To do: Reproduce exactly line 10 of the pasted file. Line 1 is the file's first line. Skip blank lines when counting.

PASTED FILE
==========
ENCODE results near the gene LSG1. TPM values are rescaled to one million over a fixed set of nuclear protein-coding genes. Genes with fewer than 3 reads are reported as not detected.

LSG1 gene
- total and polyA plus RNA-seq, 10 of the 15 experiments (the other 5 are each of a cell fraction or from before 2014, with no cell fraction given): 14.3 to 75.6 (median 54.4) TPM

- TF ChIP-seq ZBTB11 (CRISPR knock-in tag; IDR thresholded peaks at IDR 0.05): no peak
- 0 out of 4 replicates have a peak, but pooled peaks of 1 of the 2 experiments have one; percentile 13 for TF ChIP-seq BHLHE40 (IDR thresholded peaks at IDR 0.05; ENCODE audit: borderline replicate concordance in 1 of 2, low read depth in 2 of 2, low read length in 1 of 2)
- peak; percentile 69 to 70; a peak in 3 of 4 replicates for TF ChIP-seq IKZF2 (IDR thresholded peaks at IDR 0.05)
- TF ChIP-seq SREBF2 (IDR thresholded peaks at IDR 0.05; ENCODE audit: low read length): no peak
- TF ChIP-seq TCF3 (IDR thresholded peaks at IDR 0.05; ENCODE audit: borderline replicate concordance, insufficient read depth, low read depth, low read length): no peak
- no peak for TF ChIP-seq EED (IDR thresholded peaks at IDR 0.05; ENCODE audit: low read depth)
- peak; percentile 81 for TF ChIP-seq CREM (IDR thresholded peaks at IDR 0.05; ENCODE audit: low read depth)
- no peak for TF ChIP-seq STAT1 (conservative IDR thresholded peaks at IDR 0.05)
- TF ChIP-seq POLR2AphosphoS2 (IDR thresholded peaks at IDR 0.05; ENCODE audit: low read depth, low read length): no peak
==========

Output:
- peak; percentile 81 for TF ChIP-seq CREM (IDR thresholded peaks at IDR 0.05; ENCODE audit: low read depth)